President Bottoms Welcomes DePauw's 170th Entering Class
August 19, 2006
August 19, 2006, Greencastle, Ind. - [Download Video: "The Next Four Years" - 2208kb] "You are entering DePauw certainly at a time when furthering and deepening your education is as important as it has been in my entire tenure," President Robert G. Bottoms, who is in his twenty-first year leading the University, told 639 incoming students at this afternoon's opening academic convocation. "We live in a troubled world," Dr. Bottoms told the 170th class to enroll at DePauw who, with their parents, filled the Performing Arts Center's Kresge Auditorium. "The discussions that go on this year and during your four years here will make it very clear to you that college is a lot more than just a continuation of high school. You've not just entered the 13th grade."
The Class of 2010, with the help of family members, began moving into their residence halls early this morning, unloading the contents of overloaded cars, minivans, and even U-Hauls into the rooms that they will call home as they begin their college careers.
The entering class is among the most diverse and academically talented in the University's history. Seventeen percent of the incoming students are from multicultural backgrounds, and another 34 students arrive from foreign countries (19 international exchange students and 15 matriculants). The incoming class has more international students than any in at least nine years. All told, the entering class represents 36 states and 33 countries (including the United States) (read more in this previous story).
Our increasingly global society was a focus of President Bottoms' remarks at the 3 p.m. convocation. [Download Audio: "Inextricably Bound" - 163kb] "Whether you come from Rushville, Indiana, or Mumbai, India, or Tokyo, Japan -- no matter where you are from -- the world in which you live will be made up of foreigners," Bottoms told DePauw's new students. "Your futures are inextricably bound up with people who have different pasts, who speak differently, and who think differently."
DePauw's 18th president warned the new undergraduates about "the threat of tribalism... meaning we only have confidence in the people who are in our tribe. We only have a moral obligation to those people who eat the same food we eat and speak the same language we speak and we believe the same things we do."
Pointing toward the faculty members seated behind him, Bottoms asserted, [Download Video: "A Most Important Gift" - 3119kb] "We, all of us, have spent some time thinking about a college curriculum, extracurricular discussions, how we might combat tribalism, how we could introduce you as citizens in this new world, (and) how we could help you learn to cooperate. There is a lot of diversity in your class. You will have the opportunity to work with people from all backgrounds, and this may be one of the most important gifts we offer to you, so take advantage of it. When you're making friends (or) assigned group tasks in class, don't just seek out folks who look and think like you. Learn to work together with the difference in your class."
President Bottoms also asked the Class of 2010 to consider the question, "What does it mean to be an American citizen?" Noting that young Americans are voting in record low numbers and tell pollsters that the political process is distasteful, he insisted, [Download Audio: "Democracy and Education" - 253kb] "American democracy can be uplifting, and I hope you find that during your time at DePauw, both as you participate in the community here and as you study in your classes, (that) you begin to see that education can be used for the common good of our country. And your education can be used, I hope, to promote justice and caring for one another. American democracy can be inclusive, it can call forth the very best in us. And it calls on us to examine the willingness to sacrfice; that what might be good for me as an individual might not be best for the country as a whole, and I should learn to live for the common good and not just what I want."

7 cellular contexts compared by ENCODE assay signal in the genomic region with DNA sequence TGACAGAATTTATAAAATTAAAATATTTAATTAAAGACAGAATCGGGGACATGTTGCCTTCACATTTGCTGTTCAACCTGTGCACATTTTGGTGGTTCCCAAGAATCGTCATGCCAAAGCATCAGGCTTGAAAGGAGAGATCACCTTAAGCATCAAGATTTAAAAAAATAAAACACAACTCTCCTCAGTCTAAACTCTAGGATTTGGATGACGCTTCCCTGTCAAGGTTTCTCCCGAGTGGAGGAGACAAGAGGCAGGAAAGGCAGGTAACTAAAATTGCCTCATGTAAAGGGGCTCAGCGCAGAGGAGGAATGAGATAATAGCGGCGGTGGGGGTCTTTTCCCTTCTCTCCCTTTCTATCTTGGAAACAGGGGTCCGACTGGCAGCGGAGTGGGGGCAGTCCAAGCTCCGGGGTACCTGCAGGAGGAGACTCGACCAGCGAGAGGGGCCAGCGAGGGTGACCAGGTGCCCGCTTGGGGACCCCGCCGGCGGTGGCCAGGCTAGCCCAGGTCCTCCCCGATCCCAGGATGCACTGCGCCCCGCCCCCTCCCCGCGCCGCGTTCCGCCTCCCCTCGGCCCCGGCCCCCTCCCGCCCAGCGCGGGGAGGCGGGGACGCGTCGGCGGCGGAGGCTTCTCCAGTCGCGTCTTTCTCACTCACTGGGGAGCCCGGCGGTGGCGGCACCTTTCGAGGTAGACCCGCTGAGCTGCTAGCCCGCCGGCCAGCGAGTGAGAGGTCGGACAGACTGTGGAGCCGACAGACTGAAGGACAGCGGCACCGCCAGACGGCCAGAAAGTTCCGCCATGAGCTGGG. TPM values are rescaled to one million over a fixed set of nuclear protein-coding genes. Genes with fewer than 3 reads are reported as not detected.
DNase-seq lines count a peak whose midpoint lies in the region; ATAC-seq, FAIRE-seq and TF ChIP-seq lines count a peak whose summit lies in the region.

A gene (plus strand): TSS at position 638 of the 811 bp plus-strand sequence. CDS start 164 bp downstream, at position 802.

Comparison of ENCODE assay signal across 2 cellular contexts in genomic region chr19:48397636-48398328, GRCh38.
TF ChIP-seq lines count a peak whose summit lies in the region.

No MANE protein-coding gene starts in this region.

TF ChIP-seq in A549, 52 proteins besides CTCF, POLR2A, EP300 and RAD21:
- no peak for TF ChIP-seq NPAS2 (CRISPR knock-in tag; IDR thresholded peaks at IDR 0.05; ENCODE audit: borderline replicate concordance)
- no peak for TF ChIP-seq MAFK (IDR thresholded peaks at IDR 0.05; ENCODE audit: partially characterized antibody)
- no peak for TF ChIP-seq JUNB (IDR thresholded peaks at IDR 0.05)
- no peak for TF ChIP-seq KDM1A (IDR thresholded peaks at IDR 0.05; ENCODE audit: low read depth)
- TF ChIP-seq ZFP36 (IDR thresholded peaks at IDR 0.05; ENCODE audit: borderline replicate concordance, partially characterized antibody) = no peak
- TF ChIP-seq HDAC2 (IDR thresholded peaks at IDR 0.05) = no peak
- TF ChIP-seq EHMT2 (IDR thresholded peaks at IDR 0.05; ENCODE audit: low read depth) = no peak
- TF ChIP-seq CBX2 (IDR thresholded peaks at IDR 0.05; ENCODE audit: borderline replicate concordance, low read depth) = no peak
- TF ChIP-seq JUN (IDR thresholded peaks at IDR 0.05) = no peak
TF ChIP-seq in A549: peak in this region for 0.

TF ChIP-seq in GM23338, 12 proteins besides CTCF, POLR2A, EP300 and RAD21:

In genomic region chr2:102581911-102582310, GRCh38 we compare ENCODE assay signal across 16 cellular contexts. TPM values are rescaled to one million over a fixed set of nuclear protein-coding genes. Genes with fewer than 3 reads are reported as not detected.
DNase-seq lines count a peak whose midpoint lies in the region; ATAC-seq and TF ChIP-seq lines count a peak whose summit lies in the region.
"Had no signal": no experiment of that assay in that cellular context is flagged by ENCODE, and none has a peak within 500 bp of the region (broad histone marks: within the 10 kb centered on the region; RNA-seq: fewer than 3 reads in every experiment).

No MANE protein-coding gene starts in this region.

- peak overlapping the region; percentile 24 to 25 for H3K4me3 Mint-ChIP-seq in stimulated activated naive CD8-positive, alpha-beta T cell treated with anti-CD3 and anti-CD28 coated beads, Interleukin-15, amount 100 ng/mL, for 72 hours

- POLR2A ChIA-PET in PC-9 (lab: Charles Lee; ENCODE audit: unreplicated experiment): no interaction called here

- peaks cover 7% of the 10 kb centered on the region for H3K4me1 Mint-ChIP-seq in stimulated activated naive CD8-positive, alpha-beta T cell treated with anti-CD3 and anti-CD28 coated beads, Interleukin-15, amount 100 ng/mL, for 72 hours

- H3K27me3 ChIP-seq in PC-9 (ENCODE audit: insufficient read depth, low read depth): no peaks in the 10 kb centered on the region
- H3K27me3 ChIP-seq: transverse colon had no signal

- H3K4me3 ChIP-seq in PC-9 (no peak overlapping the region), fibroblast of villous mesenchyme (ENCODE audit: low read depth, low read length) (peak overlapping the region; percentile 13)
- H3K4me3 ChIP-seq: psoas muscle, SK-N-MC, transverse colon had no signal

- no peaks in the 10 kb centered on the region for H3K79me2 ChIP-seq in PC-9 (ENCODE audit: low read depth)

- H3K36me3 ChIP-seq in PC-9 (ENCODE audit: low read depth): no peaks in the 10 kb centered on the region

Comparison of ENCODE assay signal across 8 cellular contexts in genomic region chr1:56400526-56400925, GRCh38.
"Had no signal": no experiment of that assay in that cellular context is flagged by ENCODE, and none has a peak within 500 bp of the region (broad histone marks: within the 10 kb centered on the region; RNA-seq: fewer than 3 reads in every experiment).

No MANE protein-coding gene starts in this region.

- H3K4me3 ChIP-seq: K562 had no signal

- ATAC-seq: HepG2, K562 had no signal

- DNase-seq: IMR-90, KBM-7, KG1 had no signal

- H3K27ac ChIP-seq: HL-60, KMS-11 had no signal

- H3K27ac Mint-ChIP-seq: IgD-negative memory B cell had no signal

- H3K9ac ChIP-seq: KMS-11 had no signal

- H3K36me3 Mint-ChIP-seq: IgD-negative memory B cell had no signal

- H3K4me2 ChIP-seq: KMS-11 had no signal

We are America, Bottoms told the crowd, asserting, [Download Video: "Illusions vs. Reality" - 1918kb] "What I'm trying to say is we need to recover in our democracy the understanding that what is really disempowering is somehow believing that a small number of experts can be trusted to make all the decisions for our lives; that regular people like us -- educated people like us -- need to fully participate in our democracy and use our education as we think about the future of America to separate illusions from reality."
DePauw's president also called upon the incoming class to ponder another question: "What does it mean to be a good person?" He called on the students to spend the next four years developing "a personal philosophy of doing good... We are most energized in life when we have purpose and meaning," Bottoms declared.
In conclusion, President Bottoms said, [Download Video: "A Final Message" - 1733kb] "Use DePauw for all that we offer. Take advantage of the diversity that we have in our student body and our faculty: there is a true sense in which we did it all or you. We know that you will not, as students, solve all the problems of our republic. But you can begin to be involved, and prepare yourself for involvement, and you can decide what you stand for."
After the convocation, students met with their faculty advisers, while parents attended information sessions. At 5 p.m., the new students will begin saying their farewells to family members. Evening activities include an opening night luau.
The 2005-06 admission year smashed records, as 4,171 students applied to DePauw, an increase of more than 600 from the year before. The new students include 599 first-year undergraduates, 21 transfers, and 19 international exchanges.
See a schedule of orientation activities by clicking here. Classes for the fall semester begin Wednesday.Back